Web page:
Early versus delayed mobilisation to prevent further bleeding after spontaneous bleeding on the surface of the brain

Aneurysmal subarachnoid haemorrhage (SAH) is a serious event where spontaneous bleeding on the surface of the brain is usually caused by the rupture of an abnormal swelling of an artery (aneurysm). If effective treatment is not provided (e.g. surgery or drug therapy) rebleeding may occur, causing death or disability for the patient. Some researchers observed that the highest risk period for rebleeding in people with a SAH was between two and four weeks after symptom onset, if they did not receive effective treatment. Total bedrest for four to six weeks has, therefore, been considered to be one of the basic interventions to avoid rebleeding. However, despite comprehensive searching, we did not identify any suitable studies that provided evidence for or against staying in bed for at least four weeks after symptom onset in people who did not, or could not, have any treatment for their ruptured aneurysm. Treatment strategies to reduce the risk of rebleeding in SAH patients before aneurysm repair, or in those patients not suitable for surgical treatment, or who prefer conservative treatments, deserve further attention.

Authors' conclusions: 

There are no RCTs or controlled trials that provide evidence for, or against, staying in bed for at least four weeks after symptom onset in patients with aneurysmal SAH, who have not had, or could not have, surgical treatment for the aneurysm. Treatment strategies to reduce the risk of rebleeding in SAH patients before aneurysm ablation, or in those not suitable for surgical treatment, or who prefer conservative treatments, deserve attention.

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Background: 

Rebleeding is an important cause of death and disability in patients with aneurysmal subarachnoid haemorrhage (SAH). In order to prevent rebleeding, the preferred strategy is aneurysm ablation (removal) as early as possible. However, in clinical practice some patients are not suitable for surgical treatment, or prefer conservative treatments. In some countries, therefore, total bedrest for four to six weeks has been considered one of the basic interventions to avoid rebleeding. However, the influence of bedrest on outcome in patients with SAH is not well known.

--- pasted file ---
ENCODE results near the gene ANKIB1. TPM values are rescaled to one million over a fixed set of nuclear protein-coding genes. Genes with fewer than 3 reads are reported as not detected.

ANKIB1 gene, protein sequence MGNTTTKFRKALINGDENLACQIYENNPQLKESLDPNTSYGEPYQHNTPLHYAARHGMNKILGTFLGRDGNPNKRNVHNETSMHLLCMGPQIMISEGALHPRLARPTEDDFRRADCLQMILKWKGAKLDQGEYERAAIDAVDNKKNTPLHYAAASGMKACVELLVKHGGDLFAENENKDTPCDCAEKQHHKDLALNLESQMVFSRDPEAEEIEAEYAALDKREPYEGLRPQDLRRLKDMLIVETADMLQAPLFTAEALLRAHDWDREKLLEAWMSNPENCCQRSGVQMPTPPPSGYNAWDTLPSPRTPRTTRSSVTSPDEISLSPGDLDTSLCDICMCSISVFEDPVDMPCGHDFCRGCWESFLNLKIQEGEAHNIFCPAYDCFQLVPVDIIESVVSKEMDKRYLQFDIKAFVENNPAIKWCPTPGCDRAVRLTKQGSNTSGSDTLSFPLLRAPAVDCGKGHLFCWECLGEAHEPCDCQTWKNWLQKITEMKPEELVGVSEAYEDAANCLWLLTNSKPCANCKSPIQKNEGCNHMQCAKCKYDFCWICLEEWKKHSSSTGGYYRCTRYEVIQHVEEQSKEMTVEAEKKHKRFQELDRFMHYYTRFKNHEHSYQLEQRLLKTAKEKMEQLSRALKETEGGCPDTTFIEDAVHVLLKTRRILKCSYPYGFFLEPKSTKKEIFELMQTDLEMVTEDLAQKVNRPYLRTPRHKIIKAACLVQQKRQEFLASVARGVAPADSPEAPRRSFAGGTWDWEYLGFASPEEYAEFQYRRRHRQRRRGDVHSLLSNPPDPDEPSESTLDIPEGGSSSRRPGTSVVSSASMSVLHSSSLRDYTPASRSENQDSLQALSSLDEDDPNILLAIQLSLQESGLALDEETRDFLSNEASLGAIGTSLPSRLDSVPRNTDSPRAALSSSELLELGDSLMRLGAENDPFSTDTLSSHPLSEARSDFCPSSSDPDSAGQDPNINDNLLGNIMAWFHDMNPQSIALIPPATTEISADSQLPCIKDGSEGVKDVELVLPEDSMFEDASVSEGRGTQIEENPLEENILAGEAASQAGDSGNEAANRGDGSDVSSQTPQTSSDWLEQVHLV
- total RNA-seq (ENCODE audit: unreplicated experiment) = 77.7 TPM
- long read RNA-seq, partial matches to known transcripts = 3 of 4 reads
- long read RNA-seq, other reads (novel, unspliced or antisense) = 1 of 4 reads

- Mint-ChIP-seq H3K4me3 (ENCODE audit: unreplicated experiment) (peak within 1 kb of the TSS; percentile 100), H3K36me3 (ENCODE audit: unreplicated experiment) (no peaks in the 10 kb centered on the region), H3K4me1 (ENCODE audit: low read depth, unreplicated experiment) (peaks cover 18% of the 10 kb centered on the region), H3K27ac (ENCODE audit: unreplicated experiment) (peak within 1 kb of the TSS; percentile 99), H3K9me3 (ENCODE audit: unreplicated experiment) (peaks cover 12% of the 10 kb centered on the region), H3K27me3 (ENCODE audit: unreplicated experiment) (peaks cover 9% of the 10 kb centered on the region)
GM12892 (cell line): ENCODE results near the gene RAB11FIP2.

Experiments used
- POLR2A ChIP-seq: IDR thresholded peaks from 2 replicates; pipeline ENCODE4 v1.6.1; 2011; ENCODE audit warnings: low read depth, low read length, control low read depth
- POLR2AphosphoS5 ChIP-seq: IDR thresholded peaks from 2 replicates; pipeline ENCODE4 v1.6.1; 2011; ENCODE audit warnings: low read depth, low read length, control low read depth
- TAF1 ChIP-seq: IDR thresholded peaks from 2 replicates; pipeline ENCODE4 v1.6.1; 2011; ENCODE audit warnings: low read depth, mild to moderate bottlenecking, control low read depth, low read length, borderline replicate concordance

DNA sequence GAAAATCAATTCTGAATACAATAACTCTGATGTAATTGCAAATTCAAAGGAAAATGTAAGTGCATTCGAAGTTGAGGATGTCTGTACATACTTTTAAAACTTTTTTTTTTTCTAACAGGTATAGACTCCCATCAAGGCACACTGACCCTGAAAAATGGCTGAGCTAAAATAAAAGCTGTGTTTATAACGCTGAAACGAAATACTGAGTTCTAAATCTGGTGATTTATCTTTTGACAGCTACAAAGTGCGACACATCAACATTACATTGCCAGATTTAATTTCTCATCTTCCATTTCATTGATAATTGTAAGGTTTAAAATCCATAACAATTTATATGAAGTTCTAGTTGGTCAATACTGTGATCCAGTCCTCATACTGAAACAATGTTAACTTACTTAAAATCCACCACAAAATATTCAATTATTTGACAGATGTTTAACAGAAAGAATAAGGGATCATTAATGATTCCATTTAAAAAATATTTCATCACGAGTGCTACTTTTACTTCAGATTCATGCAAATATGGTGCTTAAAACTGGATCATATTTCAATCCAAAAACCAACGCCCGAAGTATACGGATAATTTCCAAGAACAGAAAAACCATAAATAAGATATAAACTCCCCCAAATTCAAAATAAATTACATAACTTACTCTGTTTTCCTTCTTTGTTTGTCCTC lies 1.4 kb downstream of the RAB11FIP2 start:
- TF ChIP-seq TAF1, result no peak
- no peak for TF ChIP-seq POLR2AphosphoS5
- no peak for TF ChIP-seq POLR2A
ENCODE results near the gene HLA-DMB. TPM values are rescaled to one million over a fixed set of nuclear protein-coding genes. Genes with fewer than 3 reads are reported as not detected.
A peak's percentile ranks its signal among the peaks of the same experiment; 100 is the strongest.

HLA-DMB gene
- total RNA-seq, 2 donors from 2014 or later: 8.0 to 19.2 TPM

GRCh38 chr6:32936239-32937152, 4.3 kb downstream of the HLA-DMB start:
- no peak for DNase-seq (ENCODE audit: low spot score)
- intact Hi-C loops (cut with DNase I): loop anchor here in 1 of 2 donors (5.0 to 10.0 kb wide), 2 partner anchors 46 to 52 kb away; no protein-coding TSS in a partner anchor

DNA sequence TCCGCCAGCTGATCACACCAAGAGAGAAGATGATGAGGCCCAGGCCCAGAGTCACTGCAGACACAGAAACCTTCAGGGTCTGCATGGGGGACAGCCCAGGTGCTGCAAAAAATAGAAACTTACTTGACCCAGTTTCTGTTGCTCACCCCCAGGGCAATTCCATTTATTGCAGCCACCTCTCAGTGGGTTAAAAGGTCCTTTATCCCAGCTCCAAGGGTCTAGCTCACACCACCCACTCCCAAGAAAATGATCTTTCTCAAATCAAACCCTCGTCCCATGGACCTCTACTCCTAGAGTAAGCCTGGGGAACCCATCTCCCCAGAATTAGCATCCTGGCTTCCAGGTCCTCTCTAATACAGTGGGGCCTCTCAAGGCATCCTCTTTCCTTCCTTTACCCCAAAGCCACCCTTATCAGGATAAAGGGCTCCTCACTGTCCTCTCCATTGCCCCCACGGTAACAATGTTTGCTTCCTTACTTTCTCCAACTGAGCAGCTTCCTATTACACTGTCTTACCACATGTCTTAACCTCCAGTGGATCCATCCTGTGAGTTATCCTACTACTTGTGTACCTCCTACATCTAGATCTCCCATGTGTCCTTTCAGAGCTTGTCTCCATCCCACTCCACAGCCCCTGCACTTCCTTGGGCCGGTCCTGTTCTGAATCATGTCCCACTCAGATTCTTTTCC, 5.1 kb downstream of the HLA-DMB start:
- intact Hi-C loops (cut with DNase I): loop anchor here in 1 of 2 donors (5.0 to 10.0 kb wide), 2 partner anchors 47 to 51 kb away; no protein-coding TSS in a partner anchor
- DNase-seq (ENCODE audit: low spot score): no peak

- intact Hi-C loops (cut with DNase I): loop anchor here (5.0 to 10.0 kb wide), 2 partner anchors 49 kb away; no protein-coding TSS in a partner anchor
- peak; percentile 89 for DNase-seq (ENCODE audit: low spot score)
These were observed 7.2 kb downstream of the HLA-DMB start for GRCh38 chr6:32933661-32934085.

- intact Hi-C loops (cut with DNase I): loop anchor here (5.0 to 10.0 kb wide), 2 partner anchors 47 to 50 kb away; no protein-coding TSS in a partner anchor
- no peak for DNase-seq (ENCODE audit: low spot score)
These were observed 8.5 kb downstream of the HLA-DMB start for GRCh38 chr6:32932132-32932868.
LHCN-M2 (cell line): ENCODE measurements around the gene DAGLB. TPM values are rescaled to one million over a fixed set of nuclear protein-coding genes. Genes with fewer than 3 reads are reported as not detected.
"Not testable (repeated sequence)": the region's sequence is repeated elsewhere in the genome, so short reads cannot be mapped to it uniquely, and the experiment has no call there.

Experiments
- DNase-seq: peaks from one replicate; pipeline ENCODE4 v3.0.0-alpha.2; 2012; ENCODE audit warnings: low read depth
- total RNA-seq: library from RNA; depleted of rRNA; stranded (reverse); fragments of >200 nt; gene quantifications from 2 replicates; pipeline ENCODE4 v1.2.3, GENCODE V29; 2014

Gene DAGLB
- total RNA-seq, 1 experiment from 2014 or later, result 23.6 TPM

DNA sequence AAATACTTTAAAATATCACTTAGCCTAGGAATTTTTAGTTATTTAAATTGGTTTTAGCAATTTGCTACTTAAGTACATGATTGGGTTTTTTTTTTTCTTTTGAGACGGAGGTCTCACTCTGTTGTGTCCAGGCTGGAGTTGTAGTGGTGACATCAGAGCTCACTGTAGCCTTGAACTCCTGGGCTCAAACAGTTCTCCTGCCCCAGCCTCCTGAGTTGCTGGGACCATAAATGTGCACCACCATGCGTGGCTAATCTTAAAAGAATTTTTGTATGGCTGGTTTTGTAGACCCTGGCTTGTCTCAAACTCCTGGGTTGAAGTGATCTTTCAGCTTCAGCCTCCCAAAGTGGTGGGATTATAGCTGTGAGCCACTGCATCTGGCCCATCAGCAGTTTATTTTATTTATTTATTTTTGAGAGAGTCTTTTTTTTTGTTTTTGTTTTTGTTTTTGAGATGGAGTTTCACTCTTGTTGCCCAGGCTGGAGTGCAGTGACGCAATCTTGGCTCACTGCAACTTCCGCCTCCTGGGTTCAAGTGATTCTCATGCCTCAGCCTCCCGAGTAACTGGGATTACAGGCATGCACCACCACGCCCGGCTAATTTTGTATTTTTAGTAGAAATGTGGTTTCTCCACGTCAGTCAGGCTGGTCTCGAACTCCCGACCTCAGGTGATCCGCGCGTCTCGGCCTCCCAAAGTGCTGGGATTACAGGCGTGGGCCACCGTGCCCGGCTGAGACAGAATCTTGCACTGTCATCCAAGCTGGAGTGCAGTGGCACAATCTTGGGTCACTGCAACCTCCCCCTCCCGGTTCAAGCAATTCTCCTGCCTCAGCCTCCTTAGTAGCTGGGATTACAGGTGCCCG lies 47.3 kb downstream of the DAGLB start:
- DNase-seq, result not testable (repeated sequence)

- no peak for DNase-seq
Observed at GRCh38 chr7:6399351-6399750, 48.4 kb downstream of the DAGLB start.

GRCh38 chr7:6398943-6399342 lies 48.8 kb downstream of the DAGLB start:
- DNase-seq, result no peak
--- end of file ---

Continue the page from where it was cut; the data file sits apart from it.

Objectives: 

To establish whether early mobilisation (less than four weeks after symptom onset) compared with delayed mobilisation (defined as patients staying in bed for at least four weeks after symptom onset) in patients with aneurysmal subarachnoid haemorrhage (SAH), who have not had or could not have any surgical treatment for the aneurysm, will increase the proportion of deaths from rebleeding.

Search strategy: 

We searched the Cochrane Stroke Group Trials Register (May 2012), the Cochrane Central Register of Controlled Trials (CENTRAL) (The Cochrane Library 2012, Issue 6), the Chinese Stroke Trials Register (May 2012), MEDLINE (1950 to June 2012), EMBASE (1980 to June 2012), Web of Science Conference Proceedings (1990 to May 2012), CINAHL (1982 to June 2012), AMED (1985 to June 2012), PEDro (May 2012), REHABDATA (May 2012) and CIRRIE Database of International Rehabilitation Research (May 2012). In addition, we searched five Chinese databases, ongoing trials registers and relevant reference lists.

Selection criteria: 

We planned to include randomised controlled trials (RCTs) comparing early mobilisation (within four weeks after symptom onset) with delayed mobilisation (after four weeks).

Data collection and analysis: 

Two review authors independently selected trials for inclusion and exclusion. We resolved disagreements by discussion.

Main results: 

In the absence of any suitable RCTs addressing this topic, we were unable to perform a meta-analysis. Data from recent observational studies suggested the period of greatest risk for rebleeding occurs more frequently in the early period, especially within 24 hours of the initial SAH. The impact of bedrest on aneurysm care should be clarified.

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